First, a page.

Your ultimate guide to dietary fats

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Published: 28th of June 2020 by – Last Update: 28th of August 2023

Finally, I get to write about fats. You might wonder how come that I am happy about it. To me, for a very long time this topic was a mess. There was so much isolated information about fats out there. "Fats are bad. Yes, but some fats are not bad. Okay. Too much fat is related with heart disease. But some fasts are good for the heart as well? What is omega 3 and omega 6 and who is the bad guy and who is the good guy? And what the hell is all the fuzz about cholesterol?".

I think not only I get confused by all those claims that seem to be both good and bad, and sometimes the exact opposite. When I finally got the big picture about fats, many things out of the sudden made so much more sense. It now is way easier to understand which food is a good pick and which is not.

That's why I want to dedicate this article about our nutritional fats exclusively. There are tons of related topics to talk about - like obesity, disease and problems in our food industry. Here however, I want to focus on the understanding of fats and knowing how to choose the right foods fat-wise.

Fat and triglyceride

Fat is in general the most energy dense macro nutrient in our diet and comes with 9 kcal of energy per gram. Besides as a source of energy, all fats have several functions in our body, as to be part of hormones, tissue or in our brain. Due to its high density, fat is also the way of storing energy "long term" in our body.

When transported or stored, fat usually comes in the form of triglyceride. That's mainly a glyceride molecule, being capable of holding three individual fatty acids. We find fat in this form as well in our food, in both animal products and oily fats from plants.

Triglycerides are an important key figure in our blood. High levels can indicate obesity and are associated with atherosclerosis, cardiovascular disease and more, even at the absence of high cholesterol levels. You therefore want your total blood triglyceride concentration to be below 150 mg / dl.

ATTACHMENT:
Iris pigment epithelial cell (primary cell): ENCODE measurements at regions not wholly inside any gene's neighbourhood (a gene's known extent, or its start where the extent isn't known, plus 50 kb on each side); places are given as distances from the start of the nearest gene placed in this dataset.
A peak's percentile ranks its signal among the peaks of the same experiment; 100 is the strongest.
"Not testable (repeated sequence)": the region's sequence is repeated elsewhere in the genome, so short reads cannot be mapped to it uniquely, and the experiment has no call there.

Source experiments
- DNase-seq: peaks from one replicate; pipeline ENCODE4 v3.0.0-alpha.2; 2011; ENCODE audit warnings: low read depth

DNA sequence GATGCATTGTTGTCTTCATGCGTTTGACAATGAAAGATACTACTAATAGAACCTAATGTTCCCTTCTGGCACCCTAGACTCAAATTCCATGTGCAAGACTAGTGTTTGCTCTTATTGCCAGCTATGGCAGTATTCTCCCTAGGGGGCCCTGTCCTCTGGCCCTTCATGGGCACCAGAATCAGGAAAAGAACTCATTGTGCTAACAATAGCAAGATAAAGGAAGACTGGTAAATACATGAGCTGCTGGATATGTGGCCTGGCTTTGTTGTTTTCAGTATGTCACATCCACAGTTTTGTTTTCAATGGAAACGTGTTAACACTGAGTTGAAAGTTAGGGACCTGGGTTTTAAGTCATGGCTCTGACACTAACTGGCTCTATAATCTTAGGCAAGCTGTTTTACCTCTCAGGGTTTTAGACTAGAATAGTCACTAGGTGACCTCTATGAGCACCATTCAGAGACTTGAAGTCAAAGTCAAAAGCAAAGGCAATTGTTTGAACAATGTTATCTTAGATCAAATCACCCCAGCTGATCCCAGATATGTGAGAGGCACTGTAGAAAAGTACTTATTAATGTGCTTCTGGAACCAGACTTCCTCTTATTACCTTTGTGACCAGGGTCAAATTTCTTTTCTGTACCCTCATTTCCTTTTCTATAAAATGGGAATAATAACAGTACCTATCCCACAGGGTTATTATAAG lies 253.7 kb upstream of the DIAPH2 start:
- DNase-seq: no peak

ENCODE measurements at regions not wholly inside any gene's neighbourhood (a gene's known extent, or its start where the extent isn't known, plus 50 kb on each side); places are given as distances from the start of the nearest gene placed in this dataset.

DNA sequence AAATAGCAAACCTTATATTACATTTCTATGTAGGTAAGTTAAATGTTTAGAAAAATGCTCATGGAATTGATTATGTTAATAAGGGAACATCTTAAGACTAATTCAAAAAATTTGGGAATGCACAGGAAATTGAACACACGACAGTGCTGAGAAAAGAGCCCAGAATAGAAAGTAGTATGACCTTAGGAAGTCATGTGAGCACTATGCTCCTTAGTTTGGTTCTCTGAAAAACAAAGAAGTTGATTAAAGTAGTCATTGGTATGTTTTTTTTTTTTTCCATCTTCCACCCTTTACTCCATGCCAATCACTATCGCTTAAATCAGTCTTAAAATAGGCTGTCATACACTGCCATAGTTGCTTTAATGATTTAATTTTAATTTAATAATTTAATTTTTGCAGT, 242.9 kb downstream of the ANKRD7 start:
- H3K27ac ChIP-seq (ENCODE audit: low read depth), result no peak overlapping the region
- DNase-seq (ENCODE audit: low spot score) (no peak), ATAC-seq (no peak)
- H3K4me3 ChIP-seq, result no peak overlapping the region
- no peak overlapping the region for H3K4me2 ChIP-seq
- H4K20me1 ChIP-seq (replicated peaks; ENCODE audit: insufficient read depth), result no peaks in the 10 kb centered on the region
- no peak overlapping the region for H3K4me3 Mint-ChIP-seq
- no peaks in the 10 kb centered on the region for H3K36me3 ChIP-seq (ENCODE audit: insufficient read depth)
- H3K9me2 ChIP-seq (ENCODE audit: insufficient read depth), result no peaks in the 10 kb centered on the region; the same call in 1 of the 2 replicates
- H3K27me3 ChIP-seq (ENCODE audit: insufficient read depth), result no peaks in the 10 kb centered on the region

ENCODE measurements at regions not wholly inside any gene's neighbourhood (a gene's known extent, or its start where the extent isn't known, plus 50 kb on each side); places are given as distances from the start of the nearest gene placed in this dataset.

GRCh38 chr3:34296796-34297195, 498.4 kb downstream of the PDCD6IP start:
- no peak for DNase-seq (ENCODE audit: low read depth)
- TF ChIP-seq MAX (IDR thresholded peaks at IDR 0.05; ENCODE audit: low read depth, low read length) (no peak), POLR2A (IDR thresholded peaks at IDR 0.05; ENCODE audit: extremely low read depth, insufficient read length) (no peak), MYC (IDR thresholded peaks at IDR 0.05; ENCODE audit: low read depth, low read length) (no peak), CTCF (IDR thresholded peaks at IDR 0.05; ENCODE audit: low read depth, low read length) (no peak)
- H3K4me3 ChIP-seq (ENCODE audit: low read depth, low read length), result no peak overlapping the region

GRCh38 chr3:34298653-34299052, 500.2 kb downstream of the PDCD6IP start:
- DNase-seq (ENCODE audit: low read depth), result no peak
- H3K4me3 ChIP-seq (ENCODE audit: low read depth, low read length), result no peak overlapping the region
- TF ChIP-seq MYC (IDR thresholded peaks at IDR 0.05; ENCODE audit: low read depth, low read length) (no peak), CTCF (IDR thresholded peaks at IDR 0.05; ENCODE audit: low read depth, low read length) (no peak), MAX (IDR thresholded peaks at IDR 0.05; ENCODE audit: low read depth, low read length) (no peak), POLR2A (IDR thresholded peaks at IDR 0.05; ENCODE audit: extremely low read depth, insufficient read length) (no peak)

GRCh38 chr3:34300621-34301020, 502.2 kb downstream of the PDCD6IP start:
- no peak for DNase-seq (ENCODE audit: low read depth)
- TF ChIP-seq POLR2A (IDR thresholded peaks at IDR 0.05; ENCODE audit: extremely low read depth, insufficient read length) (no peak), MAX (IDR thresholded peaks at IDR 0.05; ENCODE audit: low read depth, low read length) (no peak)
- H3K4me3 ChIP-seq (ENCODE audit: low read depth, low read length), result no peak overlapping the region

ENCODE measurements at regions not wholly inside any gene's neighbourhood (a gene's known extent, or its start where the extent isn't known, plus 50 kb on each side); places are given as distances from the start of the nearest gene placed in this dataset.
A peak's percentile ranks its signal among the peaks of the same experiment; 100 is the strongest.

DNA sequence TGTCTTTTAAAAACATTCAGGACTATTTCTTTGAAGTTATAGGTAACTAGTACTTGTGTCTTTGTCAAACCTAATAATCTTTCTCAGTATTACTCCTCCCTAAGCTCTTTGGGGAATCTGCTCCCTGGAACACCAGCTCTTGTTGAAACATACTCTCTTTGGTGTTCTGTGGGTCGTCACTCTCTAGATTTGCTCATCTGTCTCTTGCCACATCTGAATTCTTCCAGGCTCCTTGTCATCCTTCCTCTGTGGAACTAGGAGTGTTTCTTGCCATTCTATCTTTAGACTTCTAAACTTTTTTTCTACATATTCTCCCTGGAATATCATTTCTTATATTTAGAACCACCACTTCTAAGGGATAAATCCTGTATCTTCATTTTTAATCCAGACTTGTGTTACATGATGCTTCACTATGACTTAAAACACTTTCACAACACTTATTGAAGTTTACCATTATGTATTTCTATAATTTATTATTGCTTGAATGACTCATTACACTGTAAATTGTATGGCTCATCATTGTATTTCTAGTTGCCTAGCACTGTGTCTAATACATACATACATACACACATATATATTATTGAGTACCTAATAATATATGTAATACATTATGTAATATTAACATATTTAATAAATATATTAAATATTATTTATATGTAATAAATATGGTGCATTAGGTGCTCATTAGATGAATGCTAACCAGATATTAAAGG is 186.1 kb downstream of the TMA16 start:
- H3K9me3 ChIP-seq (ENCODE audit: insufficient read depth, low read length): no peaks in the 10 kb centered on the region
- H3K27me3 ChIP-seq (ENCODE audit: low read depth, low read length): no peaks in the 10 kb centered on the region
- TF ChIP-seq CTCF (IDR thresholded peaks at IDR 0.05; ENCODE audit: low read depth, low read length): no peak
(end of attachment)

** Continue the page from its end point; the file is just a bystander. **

The WHO recommends that the overall intake of dietary fats is less than 30% of your daily caloric needs.

Saturated and unsaturated?

Each fatty acid is categorized in either saturated, mono-unsaturated and poly-unsaturated fats. To understand why and how you can easily detect them in food, a look at their chemical structure can be helpful.

A fatty acid mainly consists of an acid group and a long carbon hydrogen chain. Each Carbon atom is capable of binding to 4 other atoms due to its free electrons. This allows the carbon to build a chain, by linking to another carbon on two opposite electrons. The other two electrons can be filled with hydrogen or can be used to build a double bond to one of its neighbouring carbon atoms, provided the neighbour has a free electron available too.

If all connections are single bonds between the carbon atoms, the other two available electrons are carrying a hydrogen atom. The fat therefore is called saturated. In its structure a saturated fat is like a long, slightly zigzagged stick.

When at one of the carbon bonds two hydrogen are missing, the carbon atoms can build a double bond. The fat now is called unsaturated. In a natural unsaturated fat, the hydrogen atoms sit on the same side of the bond, so that the connection builds an angle instead of a more or less straight connection. In this case, we talk about a cis configuration or a cis bond. When the hydrogen sits on the opposite of this bond, we look at a trans fat, which - spoiler alert - is the worst type of fat you can encounter.

The good, the bad and the ugly.